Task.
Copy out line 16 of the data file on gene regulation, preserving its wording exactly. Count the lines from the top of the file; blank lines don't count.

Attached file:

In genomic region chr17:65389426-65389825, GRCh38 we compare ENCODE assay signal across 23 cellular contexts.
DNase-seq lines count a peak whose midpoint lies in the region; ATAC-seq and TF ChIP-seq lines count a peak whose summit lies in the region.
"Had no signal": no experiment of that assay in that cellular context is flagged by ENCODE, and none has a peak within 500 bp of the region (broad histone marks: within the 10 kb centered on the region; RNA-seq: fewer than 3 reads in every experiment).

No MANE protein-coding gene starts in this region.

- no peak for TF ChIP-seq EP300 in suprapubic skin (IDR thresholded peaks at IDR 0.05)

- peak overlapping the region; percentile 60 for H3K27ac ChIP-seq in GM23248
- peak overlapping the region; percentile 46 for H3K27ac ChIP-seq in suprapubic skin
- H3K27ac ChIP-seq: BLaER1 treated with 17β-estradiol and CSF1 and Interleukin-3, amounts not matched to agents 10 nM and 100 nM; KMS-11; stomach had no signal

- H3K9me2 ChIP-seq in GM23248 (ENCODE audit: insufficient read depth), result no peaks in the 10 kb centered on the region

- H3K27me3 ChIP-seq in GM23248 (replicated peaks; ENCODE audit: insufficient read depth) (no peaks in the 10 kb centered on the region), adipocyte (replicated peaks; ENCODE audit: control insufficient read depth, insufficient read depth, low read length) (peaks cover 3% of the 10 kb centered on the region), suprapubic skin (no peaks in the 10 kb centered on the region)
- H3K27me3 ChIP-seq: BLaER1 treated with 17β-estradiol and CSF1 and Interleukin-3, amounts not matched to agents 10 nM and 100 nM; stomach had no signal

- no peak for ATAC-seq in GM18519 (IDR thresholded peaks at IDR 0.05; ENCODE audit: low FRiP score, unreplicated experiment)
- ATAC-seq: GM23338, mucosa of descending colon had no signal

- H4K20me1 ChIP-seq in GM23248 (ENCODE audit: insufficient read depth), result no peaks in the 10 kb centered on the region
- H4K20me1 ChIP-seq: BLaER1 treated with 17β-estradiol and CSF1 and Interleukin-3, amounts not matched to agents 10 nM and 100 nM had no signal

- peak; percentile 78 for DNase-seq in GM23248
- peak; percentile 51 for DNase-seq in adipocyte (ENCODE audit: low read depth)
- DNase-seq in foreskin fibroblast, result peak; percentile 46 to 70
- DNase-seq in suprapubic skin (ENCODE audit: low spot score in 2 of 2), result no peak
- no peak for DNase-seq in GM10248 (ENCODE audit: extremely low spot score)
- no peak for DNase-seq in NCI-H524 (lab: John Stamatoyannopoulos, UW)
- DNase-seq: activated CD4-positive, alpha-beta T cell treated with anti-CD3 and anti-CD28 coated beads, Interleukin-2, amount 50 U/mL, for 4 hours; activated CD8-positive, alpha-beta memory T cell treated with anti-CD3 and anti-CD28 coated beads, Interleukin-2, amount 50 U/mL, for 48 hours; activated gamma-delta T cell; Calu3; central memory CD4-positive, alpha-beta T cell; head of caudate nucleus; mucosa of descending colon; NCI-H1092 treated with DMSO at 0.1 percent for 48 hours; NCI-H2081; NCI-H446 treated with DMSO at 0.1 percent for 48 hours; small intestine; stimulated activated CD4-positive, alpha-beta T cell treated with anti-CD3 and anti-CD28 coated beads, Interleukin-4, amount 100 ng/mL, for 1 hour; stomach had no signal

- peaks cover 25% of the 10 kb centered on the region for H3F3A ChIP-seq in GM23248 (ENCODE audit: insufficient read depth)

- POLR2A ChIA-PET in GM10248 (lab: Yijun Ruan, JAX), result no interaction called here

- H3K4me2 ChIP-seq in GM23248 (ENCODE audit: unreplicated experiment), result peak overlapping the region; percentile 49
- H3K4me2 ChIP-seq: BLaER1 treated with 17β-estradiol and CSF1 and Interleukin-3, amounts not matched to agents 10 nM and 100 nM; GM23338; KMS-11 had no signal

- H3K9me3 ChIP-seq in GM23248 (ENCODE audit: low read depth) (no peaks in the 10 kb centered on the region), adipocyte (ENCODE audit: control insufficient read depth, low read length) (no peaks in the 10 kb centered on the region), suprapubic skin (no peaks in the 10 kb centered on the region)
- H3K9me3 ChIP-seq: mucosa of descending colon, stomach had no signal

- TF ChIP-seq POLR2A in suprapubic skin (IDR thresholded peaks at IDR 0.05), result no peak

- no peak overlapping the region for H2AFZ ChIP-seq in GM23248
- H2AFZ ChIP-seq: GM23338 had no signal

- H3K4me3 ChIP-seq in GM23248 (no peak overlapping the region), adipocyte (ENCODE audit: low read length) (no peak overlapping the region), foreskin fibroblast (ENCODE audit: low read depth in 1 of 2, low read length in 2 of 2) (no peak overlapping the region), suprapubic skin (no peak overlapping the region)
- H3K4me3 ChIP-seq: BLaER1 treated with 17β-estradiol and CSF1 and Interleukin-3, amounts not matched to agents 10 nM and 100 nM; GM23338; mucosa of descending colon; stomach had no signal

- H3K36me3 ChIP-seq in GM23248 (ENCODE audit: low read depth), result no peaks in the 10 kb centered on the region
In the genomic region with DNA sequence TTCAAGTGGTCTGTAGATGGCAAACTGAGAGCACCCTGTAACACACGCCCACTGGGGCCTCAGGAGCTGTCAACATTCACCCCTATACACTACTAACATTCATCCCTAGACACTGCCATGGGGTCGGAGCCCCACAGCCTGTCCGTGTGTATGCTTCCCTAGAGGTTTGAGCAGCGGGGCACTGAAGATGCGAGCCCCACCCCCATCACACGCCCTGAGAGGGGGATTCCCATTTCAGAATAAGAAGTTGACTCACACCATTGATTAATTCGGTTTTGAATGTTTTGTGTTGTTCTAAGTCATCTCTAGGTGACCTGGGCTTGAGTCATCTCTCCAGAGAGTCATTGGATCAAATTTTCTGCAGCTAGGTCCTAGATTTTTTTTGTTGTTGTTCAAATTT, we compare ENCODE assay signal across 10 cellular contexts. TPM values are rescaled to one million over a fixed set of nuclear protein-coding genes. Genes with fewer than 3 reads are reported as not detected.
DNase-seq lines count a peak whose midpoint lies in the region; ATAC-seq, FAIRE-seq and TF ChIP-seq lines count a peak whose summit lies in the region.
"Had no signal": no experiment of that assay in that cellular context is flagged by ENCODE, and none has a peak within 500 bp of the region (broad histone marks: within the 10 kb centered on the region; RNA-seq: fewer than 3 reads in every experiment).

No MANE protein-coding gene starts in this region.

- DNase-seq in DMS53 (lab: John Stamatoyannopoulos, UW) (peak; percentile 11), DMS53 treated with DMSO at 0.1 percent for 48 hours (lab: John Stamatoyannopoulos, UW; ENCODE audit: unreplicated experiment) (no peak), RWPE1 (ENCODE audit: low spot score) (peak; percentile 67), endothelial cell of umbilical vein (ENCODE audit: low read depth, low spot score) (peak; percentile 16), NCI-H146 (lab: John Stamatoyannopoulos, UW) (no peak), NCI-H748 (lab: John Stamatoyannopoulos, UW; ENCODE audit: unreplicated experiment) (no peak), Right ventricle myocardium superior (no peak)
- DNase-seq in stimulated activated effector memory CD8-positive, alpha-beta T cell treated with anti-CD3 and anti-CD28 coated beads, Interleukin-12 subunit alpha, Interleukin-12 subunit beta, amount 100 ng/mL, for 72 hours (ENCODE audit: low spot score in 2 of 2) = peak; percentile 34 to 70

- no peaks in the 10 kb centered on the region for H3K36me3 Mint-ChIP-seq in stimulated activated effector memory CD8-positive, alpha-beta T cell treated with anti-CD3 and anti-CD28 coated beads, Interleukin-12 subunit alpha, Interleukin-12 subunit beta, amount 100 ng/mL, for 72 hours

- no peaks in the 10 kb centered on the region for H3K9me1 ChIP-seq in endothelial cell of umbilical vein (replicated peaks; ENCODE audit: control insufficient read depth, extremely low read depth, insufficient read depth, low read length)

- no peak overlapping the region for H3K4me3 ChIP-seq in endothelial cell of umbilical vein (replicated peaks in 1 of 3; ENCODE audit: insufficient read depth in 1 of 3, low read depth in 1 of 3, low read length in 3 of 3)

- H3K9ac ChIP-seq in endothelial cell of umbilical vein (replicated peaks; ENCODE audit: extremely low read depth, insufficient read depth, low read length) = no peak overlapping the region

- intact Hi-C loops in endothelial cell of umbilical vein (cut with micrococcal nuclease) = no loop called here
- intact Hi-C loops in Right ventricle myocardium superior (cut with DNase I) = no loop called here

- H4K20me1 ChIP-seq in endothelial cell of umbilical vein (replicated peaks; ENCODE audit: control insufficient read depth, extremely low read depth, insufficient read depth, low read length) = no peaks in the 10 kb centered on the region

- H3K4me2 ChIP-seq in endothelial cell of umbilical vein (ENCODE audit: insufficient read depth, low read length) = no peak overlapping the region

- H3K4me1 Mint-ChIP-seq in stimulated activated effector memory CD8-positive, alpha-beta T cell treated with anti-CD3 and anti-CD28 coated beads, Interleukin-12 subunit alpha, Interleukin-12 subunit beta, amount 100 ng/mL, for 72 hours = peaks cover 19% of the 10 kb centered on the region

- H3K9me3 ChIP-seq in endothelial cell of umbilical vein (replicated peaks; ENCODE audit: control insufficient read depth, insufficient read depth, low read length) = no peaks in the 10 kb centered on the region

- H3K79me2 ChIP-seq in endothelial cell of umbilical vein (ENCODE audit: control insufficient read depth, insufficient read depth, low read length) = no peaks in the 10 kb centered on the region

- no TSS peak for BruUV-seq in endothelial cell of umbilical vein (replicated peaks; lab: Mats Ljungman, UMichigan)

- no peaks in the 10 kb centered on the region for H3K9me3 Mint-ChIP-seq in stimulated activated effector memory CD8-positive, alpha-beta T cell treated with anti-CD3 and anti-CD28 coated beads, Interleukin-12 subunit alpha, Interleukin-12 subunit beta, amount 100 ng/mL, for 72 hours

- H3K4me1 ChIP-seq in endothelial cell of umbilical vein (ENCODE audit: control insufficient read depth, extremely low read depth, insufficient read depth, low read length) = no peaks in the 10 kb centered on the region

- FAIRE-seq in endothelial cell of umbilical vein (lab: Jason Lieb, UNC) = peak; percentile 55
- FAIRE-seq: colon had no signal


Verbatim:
- peak; percentile 78 for DNase-seq in GM23248